3JM Company Inc.



Published Articles by David Balovich

Title: Corporate Responsibility Is Not A Fad
Published in: Creditworthy News
Date: 7/22/13


Not too long ago I read an article on corporate social responsibility (CSR) that began:

"In the decade or so since the phrase "corporate social responsibility" first began to make its way into the mainstream corporate lexicon, the concept has gained widespread support and acceptance in the business world. In fact, the formal adoption of CSR policies has become so widespread that, among larger companies, at least, CSR policies have become almost, universal".

I was dumbfounded when I read the above because it was almost forty-seven years ago, more than a decade, that I attended a lecture, while a college freshman in Seattle, given by Harold Geneen, the then CEO of ITT, International Telephone and Telegraph, on corporate social responsibility and yet it has taken over four decades for his message to finally take root.

Before Jack Welch and GE, there was Harold Geneen who molded ITT into the most diversified conglomerate in the world with interests in manufacturing, distribution, communications, insurance, hospitality, and real estate, to name just a few of the industries ITT acquired and managed . It was Harold Geneen who said "leadership is practiced not so much in words as in attitude and in actions".

Although the past seven years has produced changes that are simply staggering, in how corporations look at their social responsibilities not only to their employees but also their customers and the communities where they reside. One of the most significant changes is that a bona fide industry has developed around corporate responsibility, complete with consultants, college courses, an industry magazine, conferences and associations, and all competing with each other for corporate attention. While just a few years ago it was relatively difficult to find either advice or case studies on corporate responsibility best practices, and now the volume of information available on CSR is almost overwhelming. And while back in the 60's corporate responsibility was only a theory practiced and promoted by Geneen and a few followers, for many companies today it has become a key element of their corporate strategy-and also a recruiting tool.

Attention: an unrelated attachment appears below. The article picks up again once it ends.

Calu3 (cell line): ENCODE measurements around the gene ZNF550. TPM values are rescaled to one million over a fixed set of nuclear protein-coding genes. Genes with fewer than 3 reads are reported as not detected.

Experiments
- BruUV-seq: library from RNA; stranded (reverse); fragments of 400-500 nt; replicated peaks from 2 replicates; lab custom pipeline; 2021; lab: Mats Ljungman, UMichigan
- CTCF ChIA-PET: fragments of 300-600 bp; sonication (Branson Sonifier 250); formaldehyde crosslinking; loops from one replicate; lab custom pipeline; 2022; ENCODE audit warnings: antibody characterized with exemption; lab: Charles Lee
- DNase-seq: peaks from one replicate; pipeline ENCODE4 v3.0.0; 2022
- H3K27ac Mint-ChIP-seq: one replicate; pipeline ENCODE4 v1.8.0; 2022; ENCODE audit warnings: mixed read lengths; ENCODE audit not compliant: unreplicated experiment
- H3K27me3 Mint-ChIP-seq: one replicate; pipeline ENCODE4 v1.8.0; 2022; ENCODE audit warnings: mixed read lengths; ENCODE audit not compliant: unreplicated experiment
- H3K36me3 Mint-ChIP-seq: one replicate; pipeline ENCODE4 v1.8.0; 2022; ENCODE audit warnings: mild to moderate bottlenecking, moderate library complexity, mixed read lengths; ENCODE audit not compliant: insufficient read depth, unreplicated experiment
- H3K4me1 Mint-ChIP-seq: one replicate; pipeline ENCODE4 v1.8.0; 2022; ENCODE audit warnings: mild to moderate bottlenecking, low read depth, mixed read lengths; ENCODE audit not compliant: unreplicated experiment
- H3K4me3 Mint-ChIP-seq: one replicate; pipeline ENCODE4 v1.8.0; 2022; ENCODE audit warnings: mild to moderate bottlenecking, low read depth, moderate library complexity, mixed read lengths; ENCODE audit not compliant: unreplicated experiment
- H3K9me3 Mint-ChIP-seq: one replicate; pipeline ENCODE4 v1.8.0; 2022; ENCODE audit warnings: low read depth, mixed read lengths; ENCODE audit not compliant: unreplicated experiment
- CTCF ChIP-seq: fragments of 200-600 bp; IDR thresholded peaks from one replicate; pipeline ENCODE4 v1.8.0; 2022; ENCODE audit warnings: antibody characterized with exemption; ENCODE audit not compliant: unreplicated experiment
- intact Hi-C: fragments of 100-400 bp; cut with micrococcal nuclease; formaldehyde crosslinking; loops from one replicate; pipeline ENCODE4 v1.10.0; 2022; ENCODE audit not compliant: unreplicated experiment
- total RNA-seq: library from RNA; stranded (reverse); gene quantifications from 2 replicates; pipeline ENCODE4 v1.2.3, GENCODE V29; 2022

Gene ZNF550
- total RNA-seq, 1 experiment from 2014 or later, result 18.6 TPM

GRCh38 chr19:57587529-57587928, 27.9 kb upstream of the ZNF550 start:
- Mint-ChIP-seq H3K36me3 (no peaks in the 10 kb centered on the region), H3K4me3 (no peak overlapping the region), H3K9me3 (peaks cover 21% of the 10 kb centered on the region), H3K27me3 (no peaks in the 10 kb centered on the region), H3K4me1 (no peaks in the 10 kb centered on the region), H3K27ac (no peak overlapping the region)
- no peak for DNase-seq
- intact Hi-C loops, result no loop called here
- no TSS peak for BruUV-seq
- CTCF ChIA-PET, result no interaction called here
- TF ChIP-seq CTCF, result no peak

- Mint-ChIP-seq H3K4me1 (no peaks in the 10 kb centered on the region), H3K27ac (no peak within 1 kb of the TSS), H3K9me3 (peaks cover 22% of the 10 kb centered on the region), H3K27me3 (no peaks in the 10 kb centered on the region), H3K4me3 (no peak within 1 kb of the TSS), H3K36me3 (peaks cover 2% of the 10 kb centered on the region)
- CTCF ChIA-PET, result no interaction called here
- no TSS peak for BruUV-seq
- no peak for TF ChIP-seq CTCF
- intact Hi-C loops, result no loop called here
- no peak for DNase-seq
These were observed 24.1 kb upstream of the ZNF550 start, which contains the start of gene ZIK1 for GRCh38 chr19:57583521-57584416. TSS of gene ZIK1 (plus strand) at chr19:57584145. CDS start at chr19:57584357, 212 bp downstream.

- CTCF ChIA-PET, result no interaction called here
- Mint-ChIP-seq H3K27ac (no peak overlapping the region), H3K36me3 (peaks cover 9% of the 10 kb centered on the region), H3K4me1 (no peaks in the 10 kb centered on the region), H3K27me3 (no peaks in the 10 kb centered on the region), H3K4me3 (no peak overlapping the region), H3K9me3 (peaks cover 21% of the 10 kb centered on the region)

Sadly, there are many things that have not changed over the past forty-seven years. Far too often, corporate responsibility executives are frustrated by their lack of access to key corporate decision makers. Too many companies still consider corporate responsibility to be an accessory clause that can be added or removed from the company policy as needed. Worse, a surprising number of organizations still consider corporate social responsibility to be solely about image or brand building, nothing more than a public relations exercise.

Often it is only after a company ends up on the wrong end of a consumer or pressure group campaign that its leaders recognize the strategic importance of corporate responsibility. As a result, many of the leaders in the CSR field are those companies that have been most badly mauled by non-governmental organizations or consumer-led campaigns against them.

Is it no surprise, then, that some of the organizations most vilified over the years by human rights and environmental campaigners, companies such as Wal-Mart and Nike, have become enthusiastic proponents of promoting corporate responsibility?